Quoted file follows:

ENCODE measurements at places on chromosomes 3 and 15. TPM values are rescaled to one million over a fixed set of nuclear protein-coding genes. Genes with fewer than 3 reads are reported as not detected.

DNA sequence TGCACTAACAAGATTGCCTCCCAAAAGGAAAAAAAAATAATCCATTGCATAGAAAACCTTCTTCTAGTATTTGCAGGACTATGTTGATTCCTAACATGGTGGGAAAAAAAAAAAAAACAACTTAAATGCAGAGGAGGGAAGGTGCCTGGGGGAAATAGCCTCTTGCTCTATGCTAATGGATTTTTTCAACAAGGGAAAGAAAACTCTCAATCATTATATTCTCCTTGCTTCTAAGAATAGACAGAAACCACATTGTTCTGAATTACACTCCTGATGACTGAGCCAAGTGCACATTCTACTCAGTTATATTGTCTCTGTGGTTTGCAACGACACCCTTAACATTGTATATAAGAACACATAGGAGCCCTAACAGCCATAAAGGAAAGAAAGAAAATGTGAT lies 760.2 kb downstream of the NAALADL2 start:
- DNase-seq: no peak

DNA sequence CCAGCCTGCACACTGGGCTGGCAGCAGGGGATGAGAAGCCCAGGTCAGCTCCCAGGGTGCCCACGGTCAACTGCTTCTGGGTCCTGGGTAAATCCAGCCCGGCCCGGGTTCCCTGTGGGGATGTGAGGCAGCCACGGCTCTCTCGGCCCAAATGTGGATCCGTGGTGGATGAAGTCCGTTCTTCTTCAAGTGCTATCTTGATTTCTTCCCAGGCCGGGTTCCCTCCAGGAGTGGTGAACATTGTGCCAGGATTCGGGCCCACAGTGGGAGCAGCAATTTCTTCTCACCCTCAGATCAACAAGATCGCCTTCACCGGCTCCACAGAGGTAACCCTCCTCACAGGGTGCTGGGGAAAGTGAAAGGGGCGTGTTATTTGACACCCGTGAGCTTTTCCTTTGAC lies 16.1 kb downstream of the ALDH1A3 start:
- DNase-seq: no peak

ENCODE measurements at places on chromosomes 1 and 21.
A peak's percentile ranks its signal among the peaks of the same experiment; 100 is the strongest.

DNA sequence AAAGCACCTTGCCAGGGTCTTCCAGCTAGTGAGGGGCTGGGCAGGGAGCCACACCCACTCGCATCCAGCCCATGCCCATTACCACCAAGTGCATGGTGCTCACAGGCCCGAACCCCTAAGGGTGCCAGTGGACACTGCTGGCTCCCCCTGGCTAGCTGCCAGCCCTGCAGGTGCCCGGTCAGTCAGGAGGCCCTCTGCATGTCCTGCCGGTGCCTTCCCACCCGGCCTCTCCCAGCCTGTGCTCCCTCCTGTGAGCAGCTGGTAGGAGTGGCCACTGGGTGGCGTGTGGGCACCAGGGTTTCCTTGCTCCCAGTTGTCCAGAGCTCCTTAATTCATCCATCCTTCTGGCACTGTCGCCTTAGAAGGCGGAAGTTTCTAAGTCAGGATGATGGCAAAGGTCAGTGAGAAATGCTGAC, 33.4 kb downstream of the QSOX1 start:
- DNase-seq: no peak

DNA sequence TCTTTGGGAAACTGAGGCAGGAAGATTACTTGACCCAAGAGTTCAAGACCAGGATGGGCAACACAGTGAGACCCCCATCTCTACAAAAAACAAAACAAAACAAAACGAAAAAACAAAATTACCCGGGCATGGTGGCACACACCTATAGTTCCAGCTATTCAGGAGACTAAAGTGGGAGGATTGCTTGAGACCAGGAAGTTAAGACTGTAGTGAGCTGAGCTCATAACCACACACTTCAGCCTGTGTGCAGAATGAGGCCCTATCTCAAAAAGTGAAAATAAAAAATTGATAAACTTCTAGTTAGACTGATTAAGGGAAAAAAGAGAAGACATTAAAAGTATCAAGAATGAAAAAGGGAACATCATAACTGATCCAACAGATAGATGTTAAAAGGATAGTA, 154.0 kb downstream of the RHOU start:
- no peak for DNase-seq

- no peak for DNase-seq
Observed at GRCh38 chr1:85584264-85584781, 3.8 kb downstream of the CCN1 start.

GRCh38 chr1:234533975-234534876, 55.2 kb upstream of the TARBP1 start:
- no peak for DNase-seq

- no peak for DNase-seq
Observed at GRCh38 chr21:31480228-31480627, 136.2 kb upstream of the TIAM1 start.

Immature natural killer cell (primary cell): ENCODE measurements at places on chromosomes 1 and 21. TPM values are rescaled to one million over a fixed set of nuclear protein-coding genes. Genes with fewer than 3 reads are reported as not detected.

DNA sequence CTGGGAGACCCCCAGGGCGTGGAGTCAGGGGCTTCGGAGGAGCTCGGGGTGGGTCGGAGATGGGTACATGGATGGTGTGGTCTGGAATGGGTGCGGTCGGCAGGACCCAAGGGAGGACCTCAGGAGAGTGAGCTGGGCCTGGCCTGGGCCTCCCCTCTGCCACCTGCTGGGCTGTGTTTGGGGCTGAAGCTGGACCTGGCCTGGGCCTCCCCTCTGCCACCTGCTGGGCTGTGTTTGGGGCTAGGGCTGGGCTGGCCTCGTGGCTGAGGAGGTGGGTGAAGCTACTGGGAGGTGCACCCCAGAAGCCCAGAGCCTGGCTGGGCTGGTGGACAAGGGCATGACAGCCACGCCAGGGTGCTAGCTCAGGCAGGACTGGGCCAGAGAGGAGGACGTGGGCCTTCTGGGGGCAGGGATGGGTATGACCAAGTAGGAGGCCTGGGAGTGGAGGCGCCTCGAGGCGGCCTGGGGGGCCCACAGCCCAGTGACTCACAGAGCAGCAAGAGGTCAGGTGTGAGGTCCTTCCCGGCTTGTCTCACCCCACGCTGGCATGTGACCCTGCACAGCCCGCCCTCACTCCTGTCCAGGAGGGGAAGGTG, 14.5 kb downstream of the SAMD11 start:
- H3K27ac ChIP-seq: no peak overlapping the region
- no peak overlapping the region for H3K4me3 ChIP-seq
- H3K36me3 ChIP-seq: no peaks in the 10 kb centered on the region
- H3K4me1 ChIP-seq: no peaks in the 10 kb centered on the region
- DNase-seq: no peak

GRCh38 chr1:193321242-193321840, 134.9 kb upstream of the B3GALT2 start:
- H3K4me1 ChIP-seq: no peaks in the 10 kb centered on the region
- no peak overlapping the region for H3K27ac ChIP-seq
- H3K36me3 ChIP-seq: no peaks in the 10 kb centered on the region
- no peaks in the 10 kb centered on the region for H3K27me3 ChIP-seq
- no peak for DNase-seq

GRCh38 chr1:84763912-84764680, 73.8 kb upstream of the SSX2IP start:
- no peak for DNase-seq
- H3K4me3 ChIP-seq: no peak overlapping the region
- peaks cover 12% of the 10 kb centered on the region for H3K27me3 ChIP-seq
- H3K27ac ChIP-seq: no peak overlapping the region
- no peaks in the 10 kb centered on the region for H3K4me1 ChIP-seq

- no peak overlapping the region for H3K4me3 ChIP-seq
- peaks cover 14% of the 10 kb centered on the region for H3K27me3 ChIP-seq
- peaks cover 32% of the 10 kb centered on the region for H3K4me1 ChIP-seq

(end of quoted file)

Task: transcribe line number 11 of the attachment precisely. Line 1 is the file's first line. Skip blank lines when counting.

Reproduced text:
- no peak for DNase-seq